A celebration of the union of the God and Goddess and the fertility of the land. Also a good time for self-blessings and land blessings. We often celebrate this holiday by dancing the Maypole.
Litha (Midsummer, Summer Solstice):
The height of summer, and a good time for magickal workings because of the abundance of energy. Many Witches celebrate the God in particular on this holiday.
Lammas (Lughnasadh): August 2.
The first harvest and a time for giving thanks for the gifts of the earth. The Goddess is often seen as the bountiful Mother.
Mabon (Fall Equinox):
We celebrate the second harvest and fruits of autumn. At this time there is a balance between light and darkness; afterwards, the balance shifts toward darkness.
Samhain: October 31.
The death of the God; the Goddess is seen as the Crone. This is often called the Witches' New Year. It is a time for communicating with, honoring, and letting go of our dead. (The name is pronounced "Sow [rhymes with "now"] - in")
This set of holidays is made up of the solstices, the equinoxes, and four days in between which we call "cross-quarters." The cross-quarter holidays are primarily Celtic in origin, although some of them were celebrated in other ancient cultures as well. The solstices and the equinoxes represent the cycles of the sun; some of these were celebrated by ancient cultures as well (for example, the Winter Solstice was celebrated by Romans).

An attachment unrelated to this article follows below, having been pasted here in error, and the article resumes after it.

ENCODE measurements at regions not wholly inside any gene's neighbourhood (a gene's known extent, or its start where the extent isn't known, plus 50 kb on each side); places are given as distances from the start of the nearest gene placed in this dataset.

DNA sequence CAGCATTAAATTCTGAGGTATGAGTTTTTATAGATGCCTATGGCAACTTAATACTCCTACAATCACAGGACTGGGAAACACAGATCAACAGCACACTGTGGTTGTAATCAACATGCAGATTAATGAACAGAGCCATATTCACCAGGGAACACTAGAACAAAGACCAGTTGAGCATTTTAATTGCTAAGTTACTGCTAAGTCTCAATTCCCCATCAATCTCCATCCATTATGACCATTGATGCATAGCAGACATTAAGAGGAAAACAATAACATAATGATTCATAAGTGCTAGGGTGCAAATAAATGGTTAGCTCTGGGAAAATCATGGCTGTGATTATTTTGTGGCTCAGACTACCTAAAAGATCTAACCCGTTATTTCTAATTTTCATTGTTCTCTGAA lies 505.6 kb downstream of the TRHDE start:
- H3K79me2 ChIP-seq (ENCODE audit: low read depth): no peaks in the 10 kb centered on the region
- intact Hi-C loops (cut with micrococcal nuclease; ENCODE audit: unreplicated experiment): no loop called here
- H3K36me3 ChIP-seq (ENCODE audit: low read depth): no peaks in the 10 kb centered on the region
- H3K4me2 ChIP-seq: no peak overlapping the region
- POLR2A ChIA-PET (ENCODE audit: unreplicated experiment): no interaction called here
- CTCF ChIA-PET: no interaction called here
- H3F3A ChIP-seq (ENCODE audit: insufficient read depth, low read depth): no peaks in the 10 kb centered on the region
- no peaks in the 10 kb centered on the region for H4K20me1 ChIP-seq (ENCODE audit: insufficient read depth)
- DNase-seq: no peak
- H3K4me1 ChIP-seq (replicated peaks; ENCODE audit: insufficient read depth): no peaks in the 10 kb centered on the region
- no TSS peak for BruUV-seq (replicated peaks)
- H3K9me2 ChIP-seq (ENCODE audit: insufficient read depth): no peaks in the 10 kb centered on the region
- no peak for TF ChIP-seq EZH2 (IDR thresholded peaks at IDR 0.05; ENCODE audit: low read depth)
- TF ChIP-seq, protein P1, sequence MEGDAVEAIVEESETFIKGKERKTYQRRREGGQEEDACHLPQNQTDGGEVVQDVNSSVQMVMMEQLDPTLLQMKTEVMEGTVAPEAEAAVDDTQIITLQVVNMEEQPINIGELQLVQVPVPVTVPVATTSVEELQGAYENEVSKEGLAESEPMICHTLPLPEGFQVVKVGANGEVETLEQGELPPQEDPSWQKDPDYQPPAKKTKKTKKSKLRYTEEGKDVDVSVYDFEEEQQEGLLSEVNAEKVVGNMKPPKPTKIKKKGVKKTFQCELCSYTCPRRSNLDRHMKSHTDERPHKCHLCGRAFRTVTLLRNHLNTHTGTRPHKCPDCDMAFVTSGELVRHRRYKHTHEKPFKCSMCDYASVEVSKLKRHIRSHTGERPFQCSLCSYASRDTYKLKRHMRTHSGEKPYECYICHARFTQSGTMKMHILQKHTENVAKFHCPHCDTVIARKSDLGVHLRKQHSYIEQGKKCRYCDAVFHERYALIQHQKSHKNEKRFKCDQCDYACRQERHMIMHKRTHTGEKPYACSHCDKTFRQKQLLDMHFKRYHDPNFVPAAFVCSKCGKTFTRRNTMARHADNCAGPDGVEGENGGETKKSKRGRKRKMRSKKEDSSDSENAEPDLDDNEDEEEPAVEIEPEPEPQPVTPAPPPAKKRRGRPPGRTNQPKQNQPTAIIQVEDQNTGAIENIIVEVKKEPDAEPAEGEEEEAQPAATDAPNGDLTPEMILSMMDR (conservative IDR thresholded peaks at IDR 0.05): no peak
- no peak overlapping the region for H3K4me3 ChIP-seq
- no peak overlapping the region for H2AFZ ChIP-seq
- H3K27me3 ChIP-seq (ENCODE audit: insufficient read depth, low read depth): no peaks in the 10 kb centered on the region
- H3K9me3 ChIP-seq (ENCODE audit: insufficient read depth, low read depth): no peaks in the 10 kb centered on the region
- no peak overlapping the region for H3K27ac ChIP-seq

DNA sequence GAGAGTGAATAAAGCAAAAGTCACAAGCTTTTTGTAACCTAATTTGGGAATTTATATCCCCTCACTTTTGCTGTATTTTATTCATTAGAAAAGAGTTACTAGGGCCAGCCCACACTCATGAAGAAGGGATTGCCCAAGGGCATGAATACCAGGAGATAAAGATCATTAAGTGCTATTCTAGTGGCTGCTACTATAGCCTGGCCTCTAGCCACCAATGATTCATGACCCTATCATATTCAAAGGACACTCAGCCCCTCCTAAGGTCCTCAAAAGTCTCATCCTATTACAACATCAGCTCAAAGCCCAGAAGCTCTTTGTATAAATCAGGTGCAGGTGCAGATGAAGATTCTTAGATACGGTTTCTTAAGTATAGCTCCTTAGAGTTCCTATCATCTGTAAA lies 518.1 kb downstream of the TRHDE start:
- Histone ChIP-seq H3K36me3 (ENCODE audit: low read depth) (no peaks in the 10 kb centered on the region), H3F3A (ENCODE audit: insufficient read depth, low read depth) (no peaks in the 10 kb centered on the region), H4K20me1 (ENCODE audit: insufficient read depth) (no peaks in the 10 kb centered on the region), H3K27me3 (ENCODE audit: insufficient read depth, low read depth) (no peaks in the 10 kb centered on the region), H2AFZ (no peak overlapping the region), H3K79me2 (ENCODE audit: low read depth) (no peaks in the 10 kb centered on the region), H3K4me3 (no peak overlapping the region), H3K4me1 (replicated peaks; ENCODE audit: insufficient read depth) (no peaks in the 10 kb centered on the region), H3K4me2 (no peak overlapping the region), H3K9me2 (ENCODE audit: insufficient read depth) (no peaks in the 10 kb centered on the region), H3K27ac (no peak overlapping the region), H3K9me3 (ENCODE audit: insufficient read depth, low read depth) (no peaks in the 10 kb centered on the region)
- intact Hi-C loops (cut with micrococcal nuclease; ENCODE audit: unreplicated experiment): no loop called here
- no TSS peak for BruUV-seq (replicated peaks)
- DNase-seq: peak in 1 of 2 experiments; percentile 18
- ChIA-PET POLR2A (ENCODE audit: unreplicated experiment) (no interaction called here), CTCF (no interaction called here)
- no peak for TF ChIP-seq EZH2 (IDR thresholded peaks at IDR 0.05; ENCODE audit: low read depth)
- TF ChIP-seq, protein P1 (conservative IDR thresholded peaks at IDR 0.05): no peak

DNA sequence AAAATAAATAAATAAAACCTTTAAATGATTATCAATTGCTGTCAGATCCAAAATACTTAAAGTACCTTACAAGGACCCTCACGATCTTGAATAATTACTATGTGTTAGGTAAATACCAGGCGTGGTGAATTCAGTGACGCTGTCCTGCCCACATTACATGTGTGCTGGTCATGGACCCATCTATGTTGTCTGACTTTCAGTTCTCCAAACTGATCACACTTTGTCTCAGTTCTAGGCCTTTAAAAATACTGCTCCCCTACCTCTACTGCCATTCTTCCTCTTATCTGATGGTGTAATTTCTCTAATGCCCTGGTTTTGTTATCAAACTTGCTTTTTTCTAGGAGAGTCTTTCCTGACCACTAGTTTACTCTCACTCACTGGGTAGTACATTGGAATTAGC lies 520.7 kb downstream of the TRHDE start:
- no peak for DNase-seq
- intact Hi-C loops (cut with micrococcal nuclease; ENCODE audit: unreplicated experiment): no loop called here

Some of these holidays were appropriated by early Christians who wanted to gain followers; for example, no one knew the date of Jesus' birth, but it was rumored to have been on the 25th of some month, probably in the spring. Christian leaders placed it near the Winter Solstice, figuring that this would make it easier to assimilate pagans, as their existing celebrations were thematically similar.

As well as meeting on these eight festivals, Witches often celebrate the full moon, and sometimes the new moon as well. These times are known as Esbats, and are more commonly used than the Sabbats for magickal workings. Magick to help things grow or increase is usually performed at the full moon (or the waxing moon); magick to banish or release things is usually performed at the new moon (or the waning moon).